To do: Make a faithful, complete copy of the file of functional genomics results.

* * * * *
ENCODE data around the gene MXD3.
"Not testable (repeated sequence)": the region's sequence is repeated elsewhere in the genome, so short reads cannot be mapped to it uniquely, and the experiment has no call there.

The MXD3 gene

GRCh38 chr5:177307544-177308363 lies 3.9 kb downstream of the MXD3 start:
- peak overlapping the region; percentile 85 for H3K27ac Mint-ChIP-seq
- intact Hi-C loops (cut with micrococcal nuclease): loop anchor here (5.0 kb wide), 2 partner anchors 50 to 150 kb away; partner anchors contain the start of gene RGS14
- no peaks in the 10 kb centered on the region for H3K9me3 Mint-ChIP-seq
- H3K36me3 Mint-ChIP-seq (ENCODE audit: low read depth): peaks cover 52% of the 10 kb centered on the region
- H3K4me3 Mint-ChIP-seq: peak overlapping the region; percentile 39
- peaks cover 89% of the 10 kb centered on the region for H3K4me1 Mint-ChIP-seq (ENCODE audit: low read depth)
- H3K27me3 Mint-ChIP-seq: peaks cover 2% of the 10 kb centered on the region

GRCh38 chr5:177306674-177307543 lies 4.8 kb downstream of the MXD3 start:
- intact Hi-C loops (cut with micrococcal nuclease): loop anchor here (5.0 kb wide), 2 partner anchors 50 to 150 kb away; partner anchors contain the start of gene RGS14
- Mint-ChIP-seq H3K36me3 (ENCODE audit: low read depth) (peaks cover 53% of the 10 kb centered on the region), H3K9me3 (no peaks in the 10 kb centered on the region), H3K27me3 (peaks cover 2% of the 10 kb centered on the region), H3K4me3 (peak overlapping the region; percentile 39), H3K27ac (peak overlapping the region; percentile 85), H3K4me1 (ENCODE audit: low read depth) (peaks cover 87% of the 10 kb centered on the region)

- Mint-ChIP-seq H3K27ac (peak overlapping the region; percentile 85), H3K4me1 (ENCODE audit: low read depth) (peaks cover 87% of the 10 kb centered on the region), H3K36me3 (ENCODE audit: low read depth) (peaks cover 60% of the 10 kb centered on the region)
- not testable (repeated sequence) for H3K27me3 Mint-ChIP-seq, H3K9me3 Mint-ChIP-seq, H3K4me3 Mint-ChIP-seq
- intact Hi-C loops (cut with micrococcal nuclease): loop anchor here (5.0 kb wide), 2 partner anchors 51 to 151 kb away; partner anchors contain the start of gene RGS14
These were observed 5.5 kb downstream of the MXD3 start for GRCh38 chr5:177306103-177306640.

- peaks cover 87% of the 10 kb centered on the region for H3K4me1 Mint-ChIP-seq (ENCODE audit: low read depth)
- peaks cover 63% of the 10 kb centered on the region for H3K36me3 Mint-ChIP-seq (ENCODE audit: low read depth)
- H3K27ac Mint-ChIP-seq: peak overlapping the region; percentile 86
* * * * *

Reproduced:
ENCODE data around the gene MXD3.
"Not testable (repeated sequence)": the region's sequence is repeated elsewhere in the genome, so short reads cannot be mapped to it uniquely, and the experiment has no call there.

The MXD3 gene

GRCh38 chr5:177307544-177308363 lies 3.9 kb downstream of the MXD3 start:
- peak overlapping the region; percentile 85 for H3K27ac Mint-ChIP-seq
- intact Hi-C loops (cut with micrococcal nuclease): loop anchor here (5.0 kb wide), 2 partner anchors 50 to 150 kb away; partner anchors contain the start of gene RGS14
- no peaks in the 10 kb centered on the region for H3K9me3 Mint-ChIP-seq
- H3K36me3 Mint-ChIP-seq (ENCODE audit: low read depth): peaks cover 52% of the 10 kb centered on the region
- H3K4me3 Mint-ChIP-seq: peak overlapping the region; percentile 39
- peaks cover 89% of the 10 kb centered on the region for H3K4me1 Mint-ChIP-seq (ENCODE audit: low read depth)
- H3K27me3 Mint-ChIP-seq: peaks cover 2% of the 10 kb centered on the region

GRCh38 chr5:177306674-177307543 lies 4.8 kb downstream of the MXD3 start:
- intact Hi-C loops (cut with micrococcal nuclease): loop anchor here (5.0 kb wide), 2 partner anchors 50 to 150 kb away; partner anchors contain the start of gene RGS14
- Mint-ChIP-seq H3K36me3 (ENCODE audit: low read depth) (peaks cover 53% of the 10 kb centered on the region), H3K9me3 (no peaks in the 10 kb centered on the region), H3K27me3 (peaks cover 2% of the 10 kb centered on the region), H3K4me3 (peak overlapping the region; percentile 39), H3K27ac (peak overlapping the region; percentile 85), H3K4me1 (ENCODE audit: low read depth) (peaks cover 87% of the 10 kb centered on the region)

- Mint-ChIP-seq H3K27ac (peak overlapping the region; percentile 85), H3K4me1 (ENCODE audit: low read depth) (peaks cover 87% of the 10 kb centered on the region), H3K36me3 (ENCODE audit: low read depth) (peaks cover 60% of the 10 kb centered on the region)
- not testable (repeated sequence) for H3K27me3 Mint-ChIP-seq, H3K9me3 Mint-ChIP-seq, H3K4me3 Mint-ChIP-seq
- intact Hi-C loops (cut with micrococcal nuclease): loop anchor here (5.0 kb wide), 2 partner anchors 51 to 151 kb away; partner anchors contain the start of gene RGS14
These were observed 5.5 kb downstream of the MXD3 start for GRCh38 chr5:177306103-177306640.

- peaks cover 87% of the 10 kb centered on the region for H3K4me1 Mint-ChIP-seq (ENCODE audit: low read depth)
- peaks cover 63% of the 10 kb centered on the region for H3K36me3 Mint-ChIP-seq (ENCODE audit: low read depth)
- H3K27ac Mint-ChIP-seq: peak overlapping the region; percentile 86